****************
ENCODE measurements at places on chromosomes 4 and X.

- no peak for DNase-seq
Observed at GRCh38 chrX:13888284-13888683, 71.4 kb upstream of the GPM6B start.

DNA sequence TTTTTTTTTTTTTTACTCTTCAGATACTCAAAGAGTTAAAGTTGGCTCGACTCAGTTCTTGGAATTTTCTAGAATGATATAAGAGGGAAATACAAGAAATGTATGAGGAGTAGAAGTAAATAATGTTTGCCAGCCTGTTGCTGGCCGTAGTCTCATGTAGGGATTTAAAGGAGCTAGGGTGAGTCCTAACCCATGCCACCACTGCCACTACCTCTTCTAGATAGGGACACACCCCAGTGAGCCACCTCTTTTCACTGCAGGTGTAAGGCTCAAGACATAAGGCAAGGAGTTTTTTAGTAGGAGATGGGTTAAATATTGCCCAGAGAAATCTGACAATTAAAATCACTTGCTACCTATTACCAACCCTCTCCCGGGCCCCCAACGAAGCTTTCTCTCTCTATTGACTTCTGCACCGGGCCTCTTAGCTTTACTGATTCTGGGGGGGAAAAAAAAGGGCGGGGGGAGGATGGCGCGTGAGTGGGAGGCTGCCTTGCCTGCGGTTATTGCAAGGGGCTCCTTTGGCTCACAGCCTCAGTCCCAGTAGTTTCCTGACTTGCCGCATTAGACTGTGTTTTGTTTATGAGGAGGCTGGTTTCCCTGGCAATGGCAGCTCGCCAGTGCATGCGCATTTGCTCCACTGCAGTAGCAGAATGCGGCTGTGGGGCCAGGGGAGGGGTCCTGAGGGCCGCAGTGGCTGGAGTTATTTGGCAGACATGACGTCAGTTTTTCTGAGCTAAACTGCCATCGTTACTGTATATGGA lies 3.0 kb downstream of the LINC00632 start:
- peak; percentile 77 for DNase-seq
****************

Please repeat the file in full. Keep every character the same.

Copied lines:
ENCODE measurements at places on chromosomes 4 and X.

- no peak for DNase-seq
Observed at GRCh38 chrX:13888284-13888683, 71.4 kb upstream of the GPM6B start.

DNA sequence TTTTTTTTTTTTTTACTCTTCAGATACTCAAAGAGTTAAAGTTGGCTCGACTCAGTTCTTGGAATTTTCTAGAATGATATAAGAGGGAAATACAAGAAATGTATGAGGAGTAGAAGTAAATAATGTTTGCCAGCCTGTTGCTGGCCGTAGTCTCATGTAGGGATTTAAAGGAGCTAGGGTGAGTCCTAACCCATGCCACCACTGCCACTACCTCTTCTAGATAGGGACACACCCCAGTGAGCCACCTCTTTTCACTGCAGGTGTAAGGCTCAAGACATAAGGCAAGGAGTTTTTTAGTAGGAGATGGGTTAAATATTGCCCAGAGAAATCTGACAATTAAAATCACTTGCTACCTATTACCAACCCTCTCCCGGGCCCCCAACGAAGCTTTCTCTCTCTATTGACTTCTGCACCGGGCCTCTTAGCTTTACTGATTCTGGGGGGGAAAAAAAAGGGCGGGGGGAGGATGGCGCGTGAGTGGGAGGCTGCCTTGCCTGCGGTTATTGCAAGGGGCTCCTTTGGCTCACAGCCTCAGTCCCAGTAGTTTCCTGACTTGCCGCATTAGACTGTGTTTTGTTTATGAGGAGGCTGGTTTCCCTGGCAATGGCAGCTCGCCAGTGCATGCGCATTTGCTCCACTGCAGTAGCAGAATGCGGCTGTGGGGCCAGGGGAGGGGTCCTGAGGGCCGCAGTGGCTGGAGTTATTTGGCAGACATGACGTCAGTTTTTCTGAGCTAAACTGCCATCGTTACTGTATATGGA lies 3.0 kb downstream of the LINC00632 start:
- peak; percentile 77 for DNase-seq